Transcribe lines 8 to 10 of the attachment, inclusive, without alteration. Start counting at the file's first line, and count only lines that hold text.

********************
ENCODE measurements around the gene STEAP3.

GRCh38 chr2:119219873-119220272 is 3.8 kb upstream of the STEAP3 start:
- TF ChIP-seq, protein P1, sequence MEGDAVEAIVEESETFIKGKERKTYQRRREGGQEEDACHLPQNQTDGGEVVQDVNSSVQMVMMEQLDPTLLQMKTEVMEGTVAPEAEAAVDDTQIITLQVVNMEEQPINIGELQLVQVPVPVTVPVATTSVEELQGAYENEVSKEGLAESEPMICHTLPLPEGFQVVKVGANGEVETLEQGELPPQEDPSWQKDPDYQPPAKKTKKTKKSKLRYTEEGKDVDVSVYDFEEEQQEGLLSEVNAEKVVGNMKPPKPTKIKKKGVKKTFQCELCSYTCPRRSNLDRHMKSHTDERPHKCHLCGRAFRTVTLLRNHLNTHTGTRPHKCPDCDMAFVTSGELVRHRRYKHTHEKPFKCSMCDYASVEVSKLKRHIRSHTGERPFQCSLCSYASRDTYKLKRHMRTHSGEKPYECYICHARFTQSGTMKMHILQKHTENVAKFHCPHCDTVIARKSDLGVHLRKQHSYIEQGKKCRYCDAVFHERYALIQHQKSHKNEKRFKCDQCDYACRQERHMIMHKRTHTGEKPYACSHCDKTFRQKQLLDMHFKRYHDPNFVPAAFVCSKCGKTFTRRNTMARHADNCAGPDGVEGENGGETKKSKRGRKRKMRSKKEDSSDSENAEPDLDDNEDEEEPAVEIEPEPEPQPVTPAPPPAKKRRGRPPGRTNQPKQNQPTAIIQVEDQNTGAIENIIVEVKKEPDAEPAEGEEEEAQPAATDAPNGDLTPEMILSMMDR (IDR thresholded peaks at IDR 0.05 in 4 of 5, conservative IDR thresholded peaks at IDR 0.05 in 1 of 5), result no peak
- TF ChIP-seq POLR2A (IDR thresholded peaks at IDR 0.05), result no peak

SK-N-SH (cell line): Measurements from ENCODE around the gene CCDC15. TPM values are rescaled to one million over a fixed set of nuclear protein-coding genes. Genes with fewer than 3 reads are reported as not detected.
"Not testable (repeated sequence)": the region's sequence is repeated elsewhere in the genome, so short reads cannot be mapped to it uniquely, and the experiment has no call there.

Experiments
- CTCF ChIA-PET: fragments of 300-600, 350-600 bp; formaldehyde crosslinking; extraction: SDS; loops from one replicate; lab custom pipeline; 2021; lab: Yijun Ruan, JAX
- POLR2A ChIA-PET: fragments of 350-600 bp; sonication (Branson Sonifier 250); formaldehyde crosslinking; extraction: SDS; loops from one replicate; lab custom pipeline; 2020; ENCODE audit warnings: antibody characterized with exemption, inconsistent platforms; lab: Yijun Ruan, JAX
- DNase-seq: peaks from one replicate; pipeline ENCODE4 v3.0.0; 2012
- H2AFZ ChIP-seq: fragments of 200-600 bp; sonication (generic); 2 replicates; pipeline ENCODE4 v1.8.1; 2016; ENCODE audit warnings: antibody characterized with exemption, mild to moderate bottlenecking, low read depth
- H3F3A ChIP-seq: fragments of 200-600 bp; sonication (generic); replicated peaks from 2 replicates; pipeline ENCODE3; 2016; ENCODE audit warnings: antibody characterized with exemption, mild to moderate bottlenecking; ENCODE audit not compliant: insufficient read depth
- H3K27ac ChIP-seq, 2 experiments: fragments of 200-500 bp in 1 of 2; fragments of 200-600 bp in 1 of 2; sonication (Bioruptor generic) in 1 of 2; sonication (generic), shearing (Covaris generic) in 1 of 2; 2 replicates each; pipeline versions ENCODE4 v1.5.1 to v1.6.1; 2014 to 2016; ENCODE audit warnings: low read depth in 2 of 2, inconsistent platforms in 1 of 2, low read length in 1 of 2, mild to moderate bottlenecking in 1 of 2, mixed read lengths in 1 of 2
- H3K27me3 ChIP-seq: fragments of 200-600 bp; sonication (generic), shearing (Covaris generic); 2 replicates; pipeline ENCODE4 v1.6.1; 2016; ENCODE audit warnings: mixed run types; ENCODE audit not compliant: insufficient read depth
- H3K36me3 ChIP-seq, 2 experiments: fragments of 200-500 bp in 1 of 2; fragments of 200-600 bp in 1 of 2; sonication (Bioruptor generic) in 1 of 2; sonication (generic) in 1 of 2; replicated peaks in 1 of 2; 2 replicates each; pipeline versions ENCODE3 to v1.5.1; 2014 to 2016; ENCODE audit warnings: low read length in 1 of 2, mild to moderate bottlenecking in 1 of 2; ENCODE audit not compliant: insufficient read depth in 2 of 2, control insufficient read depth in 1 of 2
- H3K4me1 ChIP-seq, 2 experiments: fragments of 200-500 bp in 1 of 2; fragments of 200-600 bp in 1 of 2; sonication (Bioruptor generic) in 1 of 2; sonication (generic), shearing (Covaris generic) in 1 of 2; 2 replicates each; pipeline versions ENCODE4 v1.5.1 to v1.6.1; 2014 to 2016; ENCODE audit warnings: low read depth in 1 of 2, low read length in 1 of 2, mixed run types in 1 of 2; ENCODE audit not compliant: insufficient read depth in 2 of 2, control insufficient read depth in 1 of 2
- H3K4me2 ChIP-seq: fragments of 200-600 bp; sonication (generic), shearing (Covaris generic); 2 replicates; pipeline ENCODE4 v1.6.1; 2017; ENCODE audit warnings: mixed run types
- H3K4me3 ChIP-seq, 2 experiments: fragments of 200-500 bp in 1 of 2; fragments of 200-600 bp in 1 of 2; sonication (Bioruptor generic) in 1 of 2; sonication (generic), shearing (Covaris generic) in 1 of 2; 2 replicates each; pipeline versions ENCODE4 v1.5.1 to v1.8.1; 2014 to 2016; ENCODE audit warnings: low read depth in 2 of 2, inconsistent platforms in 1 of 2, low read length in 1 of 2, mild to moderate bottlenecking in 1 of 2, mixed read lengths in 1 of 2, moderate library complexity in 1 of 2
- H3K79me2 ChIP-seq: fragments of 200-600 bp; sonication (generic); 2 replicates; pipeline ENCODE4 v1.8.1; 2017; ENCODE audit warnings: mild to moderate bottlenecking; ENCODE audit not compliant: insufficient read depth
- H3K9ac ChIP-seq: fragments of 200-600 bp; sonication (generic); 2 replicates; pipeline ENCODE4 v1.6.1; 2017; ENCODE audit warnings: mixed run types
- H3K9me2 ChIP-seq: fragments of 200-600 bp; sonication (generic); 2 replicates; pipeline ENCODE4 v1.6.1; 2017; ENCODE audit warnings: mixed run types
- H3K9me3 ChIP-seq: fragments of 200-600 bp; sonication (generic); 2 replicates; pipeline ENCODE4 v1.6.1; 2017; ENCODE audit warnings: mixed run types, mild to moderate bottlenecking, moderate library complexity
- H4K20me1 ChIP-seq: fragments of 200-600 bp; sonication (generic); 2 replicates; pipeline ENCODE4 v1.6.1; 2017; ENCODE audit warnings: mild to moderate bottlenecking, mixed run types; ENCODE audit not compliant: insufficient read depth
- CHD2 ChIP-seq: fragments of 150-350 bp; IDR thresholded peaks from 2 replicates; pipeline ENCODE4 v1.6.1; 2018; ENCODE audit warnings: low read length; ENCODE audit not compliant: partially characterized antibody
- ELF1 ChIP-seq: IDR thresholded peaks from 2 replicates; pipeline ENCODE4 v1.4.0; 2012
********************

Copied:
- CTCF ChIA-PET: fragments of 300-600, 350-600 bp; formaldehyde crosslinking; extraction: SDS; loops from one replicate; lab custom pipeline; 2021; lab: Yijun Ruan, JAX
- POLR2A ChIA-PET: fragments of 350-600 bp; sonication (Branson Sonifier 250); formaldehyde crosslinking; extraction: SDS; loops from one replicate; lab custom pipeline; 2020; ENCODE audit warnings: antibody characterized with exemption, inconsistent platforms; lab: Yijun Ruan, JAX
- DNase-seq: peaks from one replicate; pipeline ENCODE4 v3.0.0; 2012